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It’s a classic dilemma: We need a certain amount of exercise each week, but most of us have trouble motivating ourselves to actually do it. Only 23% of US adults meet all of the guidelines for weekly exercise, per the , even though studies have found that people do .
So what gives? There are a lot of reasons that people don’t exercise more. You may be short on time or energy, or you may not have the equipment that you feel like you need.
But while you might imagine , sports bras and when you think of “exercise,” you don’t have to to meet the CDC’s guidelines for physical activity. In fact, the CDC’s 2018 National Health Statistics report, which contains that 23% statistic, doesn’t mention the word “exercise” once. Instead, it’s all about physical activity and movement — whether for work, play or by doctor’s orders.
For most of human history, physical activity was incorporated into people’s daily lives in the form of labor and chores. These days, people spend a lot more time sitting still on couches, desk chairs and cars. But our lives still require physical movement each day, and it can be easier to meet your daily exercise quota with activities that you need to do anyway (like mowing the lawn) than set aside extra time to do a dedicated workout.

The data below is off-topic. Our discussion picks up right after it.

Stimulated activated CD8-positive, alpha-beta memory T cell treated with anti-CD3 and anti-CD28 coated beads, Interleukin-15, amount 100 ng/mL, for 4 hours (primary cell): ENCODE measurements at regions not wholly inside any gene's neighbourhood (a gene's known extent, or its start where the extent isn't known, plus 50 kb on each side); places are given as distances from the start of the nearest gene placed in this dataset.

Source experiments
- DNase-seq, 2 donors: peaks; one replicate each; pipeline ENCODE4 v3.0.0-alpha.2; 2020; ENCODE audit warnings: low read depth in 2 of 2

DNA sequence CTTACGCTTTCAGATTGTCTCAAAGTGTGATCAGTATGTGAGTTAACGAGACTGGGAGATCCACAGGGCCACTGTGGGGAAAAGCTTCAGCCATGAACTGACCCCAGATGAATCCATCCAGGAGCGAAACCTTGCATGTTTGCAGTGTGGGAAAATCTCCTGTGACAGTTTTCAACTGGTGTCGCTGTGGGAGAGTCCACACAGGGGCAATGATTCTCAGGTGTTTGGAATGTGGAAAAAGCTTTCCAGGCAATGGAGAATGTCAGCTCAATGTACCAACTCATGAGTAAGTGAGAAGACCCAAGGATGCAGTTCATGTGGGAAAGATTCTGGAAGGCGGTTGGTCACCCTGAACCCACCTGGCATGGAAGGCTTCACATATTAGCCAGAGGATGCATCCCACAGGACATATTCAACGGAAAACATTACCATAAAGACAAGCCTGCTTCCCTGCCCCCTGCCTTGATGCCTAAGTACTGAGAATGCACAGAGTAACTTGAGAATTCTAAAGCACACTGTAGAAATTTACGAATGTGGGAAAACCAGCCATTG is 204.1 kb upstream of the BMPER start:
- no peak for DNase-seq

Rethinking your idea of exercise might inspire you to get even more active – and you’re not necessarily missing out if you skip the gym in favor of sweeping. Here’s what to know.
Can daily activities really count as exercise?
Short answer: Yes. “Your body can’t tell the difference between bending over to pull out a weed and bending down to pick up a kettlebell,” explains , a personal trainer and world champion powerlifter.
Experts divide exercise into two categories: formal exercise and informal exercise. According to Mike Murphy, owner and head physiotherapist of Ireland’s clinic, most people don’t see informal exercise as, well, actual exercise. “This may be because informal exercise is difficult to quantify — one hour walking seems easier to quantify than cleaning the house. But the reality is that many everyday tasks use up far more energy than light exercise,” Murphy said.
“Everyday walking up and down stairs, to the shops, carrying things, hanging clothes out to dry, etc. — all of these activities build up and over weeks and months these can significantly influence our energy balance (contributing significantly to weight gain or weight loss),” he continued.
The information contained in this article is for educational and informational purposes only and is not intended as health or medical advice. Always consult a physician or other qualified health provider regarding any questions you may have about a medical condition or health objectives.